As Russian War Disrupts Food Supply Chain, Japan Shifts To Rice
Last updated on March 9th, 2022 at 04:19 am
The Russian invasion of Ukraine has rocked food supplies everywhere. Japan is no different feeling the effect. But it has found a way to buffer the affect and control its inflation as the economy shifts their dependency on rice.
There is sweeping news of more hunger and shortage rocking Asian economies. But the good news is that rice has not taken the hit and its production and prices have remained stable, according to market experts in Japan. It is wheat that has been badly hit due to the escalating war between Ukraine and Russia.
Russia and Ukraine together account for a quarter of the global trade of wheat, used in everything from bread to noodles and livestock feed. Many Asian economies have been using wheat and its derivatives as raw material for noodles and breads. The conflict has obviously let to cutting down supply, shuttering the ports in Ukraine while trade with Russia has been stifled by sanctions. The elevated prices are accelerating food inflation across the world and raising concerns for countries reliant on foreign supply.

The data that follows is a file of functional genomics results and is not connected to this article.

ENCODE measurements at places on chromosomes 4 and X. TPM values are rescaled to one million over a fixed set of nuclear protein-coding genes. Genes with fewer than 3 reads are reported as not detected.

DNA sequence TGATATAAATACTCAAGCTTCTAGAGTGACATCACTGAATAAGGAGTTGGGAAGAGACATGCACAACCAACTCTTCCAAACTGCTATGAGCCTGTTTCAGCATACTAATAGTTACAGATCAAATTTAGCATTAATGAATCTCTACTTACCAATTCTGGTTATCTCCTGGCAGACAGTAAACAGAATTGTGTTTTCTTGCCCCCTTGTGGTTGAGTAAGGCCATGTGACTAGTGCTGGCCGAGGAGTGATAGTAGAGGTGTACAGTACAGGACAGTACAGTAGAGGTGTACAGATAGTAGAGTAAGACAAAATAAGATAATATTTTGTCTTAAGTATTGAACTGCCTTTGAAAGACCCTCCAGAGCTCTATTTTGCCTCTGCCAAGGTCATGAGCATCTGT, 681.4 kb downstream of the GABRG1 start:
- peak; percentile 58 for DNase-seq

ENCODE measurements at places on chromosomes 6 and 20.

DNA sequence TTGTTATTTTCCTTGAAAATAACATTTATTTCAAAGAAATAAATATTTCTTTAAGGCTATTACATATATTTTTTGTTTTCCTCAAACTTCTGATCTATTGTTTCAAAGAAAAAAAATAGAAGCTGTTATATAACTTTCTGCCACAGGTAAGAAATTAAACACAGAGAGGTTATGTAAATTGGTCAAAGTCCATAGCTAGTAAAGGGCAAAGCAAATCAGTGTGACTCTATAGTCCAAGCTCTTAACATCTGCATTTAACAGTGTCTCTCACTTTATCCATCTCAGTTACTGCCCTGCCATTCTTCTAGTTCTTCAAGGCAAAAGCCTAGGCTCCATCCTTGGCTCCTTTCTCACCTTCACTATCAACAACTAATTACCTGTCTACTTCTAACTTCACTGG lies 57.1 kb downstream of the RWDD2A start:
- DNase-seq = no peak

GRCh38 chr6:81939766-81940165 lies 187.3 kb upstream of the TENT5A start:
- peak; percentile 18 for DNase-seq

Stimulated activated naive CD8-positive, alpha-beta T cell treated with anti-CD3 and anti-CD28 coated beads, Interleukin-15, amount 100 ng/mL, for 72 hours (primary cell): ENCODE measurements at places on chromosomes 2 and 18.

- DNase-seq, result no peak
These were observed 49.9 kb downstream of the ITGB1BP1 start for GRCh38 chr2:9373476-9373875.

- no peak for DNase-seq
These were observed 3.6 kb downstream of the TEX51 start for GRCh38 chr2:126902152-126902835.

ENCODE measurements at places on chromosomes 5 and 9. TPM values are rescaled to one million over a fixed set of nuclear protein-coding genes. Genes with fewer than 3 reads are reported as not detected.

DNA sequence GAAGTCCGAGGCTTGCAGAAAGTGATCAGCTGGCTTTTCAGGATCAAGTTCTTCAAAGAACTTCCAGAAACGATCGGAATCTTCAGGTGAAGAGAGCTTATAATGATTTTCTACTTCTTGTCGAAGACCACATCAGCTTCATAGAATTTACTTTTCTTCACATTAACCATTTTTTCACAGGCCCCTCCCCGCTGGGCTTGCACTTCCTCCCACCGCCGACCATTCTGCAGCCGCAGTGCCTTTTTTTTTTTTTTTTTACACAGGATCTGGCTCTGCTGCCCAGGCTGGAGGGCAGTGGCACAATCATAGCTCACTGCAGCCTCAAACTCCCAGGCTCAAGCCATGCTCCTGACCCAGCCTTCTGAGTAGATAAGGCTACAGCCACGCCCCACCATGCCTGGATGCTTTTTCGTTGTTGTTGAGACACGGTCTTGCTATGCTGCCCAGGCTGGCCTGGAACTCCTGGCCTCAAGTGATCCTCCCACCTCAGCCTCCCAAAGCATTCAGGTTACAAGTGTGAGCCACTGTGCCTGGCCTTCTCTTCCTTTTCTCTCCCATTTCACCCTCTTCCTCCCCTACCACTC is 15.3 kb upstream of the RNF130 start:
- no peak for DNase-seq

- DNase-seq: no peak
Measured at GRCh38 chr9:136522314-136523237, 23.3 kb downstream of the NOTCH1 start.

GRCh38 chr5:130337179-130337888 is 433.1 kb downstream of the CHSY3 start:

As the pandemic had already prepared countries, diversification and alternative food choices have emerged in the last two years. So, it hasn’t taken Japan time to shift itself on a more sustainable food source. This is one reason that currently, food inflation is relatively contained in Asia. Also, the falling pork prices as China expands the world’s biggest hog herd.
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Less clear is how long the disruptions will last. There are already expectations the invasion will deter Ukrainian spring planting of crops like corn and sunflower, extending the supply shock on the global market. Rising costs for farmers could spur a scaling back of fertilizer use, triggering lower crop yields and pushing up food prices even higher. Fertilizer outputs will be affected in Ukraine and Russia both. They are comparatively big exporters to Asian countries. Developing nations such as India are to start feeling the strain as fertilizer supply will reduce over the coming months.